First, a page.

Short communication: Variation in feed efficiency hampers use of carbon dioxide as a tracer gas in measuring methane emissions in on-farm conditions
Huhtanen, P.; Bayat, A.R.; Lund, P.; Hellwing, A.L.F.; Weisbjerg, M.R. (2020)
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Journal of dairy science
Elsevier Science Inc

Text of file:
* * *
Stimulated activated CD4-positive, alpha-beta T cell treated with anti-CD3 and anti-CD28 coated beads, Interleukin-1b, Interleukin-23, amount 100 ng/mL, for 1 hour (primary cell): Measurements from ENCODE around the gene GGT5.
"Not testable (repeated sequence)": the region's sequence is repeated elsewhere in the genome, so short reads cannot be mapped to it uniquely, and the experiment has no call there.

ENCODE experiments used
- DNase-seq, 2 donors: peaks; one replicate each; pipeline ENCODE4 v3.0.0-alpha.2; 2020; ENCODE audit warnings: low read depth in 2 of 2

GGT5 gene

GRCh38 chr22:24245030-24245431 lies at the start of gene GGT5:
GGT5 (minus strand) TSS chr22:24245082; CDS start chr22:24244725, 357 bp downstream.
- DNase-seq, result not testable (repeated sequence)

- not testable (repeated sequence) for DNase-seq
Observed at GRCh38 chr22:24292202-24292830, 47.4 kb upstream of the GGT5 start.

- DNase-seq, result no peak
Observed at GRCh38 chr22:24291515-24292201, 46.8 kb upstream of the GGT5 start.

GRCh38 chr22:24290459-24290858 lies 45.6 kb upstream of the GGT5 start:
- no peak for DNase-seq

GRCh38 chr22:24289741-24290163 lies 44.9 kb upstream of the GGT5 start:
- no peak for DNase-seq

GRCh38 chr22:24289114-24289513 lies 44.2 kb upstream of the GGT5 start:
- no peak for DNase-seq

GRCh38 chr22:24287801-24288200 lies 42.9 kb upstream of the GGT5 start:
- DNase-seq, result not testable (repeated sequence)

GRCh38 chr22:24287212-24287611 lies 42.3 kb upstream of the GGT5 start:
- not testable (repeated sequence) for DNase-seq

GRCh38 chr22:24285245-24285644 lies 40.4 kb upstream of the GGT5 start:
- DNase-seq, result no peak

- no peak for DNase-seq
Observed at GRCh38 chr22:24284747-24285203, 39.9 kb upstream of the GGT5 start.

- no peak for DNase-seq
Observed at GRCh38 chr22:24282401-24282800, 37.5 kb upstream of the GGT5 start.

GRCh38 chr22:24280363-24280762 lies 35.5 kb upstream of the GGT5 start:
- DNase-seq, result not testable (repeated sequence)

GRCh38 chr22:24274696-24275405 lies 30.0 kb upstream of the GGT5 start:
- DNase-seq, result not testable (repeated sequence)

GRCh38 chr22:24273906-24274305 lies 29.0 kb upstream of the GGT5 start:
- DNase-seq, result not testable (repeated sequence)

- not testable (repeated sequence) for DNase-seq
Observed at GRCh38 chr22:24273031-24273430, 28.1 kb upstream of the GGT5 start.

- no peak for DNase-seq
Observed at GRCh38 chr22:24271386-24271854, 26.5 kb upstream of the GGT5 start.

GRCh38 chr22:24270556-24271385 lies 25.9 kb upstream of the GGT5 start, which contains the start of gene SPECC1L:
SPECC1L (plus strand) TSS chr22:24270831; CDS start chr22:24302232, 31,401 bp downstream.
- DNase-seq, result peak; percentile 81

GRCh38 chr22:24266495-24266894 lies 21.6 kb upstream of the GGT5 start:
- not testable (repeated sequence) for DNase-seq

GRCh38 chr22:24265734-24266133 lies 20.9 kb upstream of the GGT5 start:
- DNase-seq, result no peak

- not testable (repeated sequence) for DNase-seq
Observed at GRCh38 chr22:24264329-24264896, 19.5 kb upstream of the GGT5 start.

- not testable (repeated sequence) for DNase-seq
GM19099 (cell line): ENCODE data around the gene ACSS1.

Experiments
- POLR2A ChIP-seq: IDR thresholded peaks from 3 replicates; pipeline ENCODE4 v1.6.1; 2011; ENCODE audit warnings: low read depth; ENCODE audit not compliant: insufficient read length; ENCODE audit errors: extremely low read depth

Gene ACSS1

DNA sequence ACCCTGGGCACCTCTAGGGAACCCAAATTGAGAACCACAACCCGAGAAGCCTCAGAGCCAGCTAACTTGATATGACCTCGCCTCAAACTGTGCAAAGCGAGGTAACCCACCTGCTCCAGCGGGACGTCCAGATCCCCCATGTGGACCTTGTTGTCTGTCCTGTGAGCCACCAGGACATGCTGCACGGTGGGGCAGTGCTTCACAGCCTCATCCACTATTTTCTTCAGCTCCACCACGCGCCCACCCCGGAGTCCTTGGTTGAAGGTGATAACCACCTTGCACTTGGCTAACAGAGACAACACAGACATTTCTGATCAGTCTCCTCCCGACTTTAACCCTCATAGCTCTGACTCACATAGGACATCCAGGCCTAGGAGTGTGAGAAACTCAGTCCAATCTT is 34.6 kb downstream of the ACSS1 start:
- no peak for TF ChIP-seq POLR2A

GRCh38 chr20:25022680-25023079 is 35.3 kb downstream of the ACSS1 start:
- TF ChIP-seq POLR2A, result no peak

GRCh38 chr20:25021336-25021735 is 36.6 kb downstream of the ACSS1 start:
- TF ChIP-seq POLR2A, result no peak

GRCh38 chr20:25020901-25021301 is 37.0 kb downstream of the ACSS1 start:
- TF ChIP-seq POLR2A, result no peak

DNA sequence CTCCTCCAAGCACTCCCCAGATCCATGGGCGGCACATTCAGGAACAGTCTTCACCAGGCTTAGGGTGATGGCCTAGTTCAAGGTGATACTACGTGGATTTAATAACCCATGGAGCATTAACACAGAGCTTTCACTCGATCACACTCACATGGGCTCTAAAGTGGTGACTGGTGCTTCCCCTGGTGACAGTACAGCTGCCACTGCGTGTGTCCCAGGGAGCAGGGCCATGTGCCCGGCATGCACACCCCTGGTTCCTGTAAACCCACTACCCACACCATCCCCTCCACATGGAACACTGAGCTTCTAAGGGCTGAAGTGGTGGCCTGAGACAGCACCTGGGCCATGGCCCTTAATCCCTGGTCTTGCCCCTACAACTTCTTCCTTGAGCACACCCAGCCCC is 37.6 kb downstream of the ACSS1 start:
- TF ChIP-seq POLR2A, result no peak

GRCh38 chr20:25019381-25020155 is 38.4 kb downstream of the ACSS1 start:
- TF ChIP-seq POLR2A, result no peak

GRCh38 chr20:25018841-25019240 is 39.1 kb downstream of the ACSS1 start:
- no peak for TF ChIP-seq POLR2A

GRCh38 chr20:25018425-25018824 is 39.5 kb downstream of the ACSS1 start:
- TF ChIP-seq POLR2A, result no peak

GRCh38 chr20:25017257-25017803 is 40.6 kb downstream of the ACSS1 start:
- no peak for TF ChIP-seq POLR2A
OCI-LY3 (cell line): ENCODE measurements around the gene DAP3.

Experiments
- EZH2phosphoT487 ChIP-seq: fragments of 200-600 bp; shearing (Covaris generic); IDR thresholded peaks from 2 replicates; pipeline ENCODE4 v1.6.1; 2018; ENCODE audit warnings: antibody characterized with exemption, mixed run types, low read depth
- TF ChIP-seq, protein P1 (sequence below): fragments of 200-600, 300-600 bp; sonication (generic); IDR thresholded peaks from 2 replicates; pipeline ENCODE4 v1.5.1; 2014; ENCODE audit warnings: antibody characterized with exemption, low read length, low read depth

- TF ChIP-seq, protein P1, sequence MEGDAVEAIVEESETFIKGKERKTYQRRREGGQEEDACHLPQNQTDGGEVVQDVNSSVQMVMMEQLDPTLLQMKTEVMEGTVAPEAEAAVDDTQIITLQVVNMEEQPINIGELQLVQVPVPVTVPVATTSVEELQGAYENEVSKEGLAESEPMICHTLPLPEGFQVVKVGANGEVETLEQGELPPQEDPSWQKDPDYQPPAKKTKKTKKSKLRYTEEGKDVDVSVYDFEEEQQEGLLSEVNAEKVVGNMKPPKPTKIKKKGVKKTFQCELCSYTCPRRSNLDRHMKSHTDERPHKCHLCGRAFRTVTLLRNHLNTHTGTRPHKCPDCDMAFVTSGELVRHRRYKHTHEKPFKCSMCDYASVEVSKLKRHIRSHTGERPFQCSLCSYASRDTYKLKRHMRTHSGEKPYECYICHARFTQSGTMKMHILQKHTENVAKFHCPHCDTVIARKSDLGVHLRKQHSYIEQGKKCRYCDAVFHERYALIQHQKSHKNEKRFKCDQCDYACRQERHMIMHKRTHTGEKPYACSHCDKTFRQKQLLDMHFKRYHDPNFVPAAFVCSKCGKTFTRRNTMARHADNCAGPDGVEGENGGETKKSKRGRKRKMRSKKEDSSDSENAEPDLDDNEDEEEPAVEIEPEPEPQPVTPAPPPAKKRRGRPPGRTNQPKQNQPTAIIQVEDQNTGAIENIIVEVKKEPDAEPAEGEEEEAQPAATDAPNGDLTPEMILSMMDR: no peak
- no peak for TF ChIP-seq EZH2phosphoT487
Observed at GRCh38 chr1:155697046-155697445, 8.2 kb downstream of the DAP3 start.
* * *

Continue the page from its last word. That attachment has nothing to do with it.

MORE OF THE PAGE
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Breeding cows for low CH4 emissions requires that the trait is variable and that it can be recorded with low cost from an adequate number of individuals and with high precision, but not necessarily with high accuracy if the trait is measured with high repeatability. The CH4:CO2 ratio in expired breath is a trait often used as a tracer with the production of CO2 predicted from body weight (BW), energy-corrected milk yield, and days of pregnancy. This approach assumes that efficiency of energy utilization for maintenance and production is constant. Data (307 cow-period observations) from 2 locations using the same setup for measuring CH4 and CO2 in respiration chambers were compiled, and observed production of CH4 and CO2 was compared with the equivalent predicted production using 2 different approaches. Carbon dioxide production was predicted using a previously reported model based on metabolic BW and energy-corrected milk production and a currently developed model based on energy requirements and the relationship between observed CO2 and heat production (models 1 and 2, respectively). Animals used were categorized (low, medium, and high efficiency) according to (1) residual feed intake and (2) residual milk production. Model 1 underestimated CH4 production by 15%, whereas model 2 overestimated CH4 by 1.4% for the whole database. Model 1 underestimated CO2 production by 2.8 and 0.9 kg/d for low- and high-efficiency cows, respectively, whereas model 2 underestimated CO2 production by 0.9 kg/d for low-efficient animals but overestimated it by 1.2 kg/d for high-efficiency cows. Efficient cows produce less heat, and consequently CO2, per unit of metabolic body weight and energy-corrected milk than inefficient cows, challenging the use of CO2 as a tracer gas. Because of biased estimates of CO2 production, the models overestimated CH4 production of high-efficiency cows by, on average, 17% relative to low-efficiency cows, respectively. Selecting low CH4-emitting cows using a CO2 tracer method can therefore favor inefficient cows over efficient cows.
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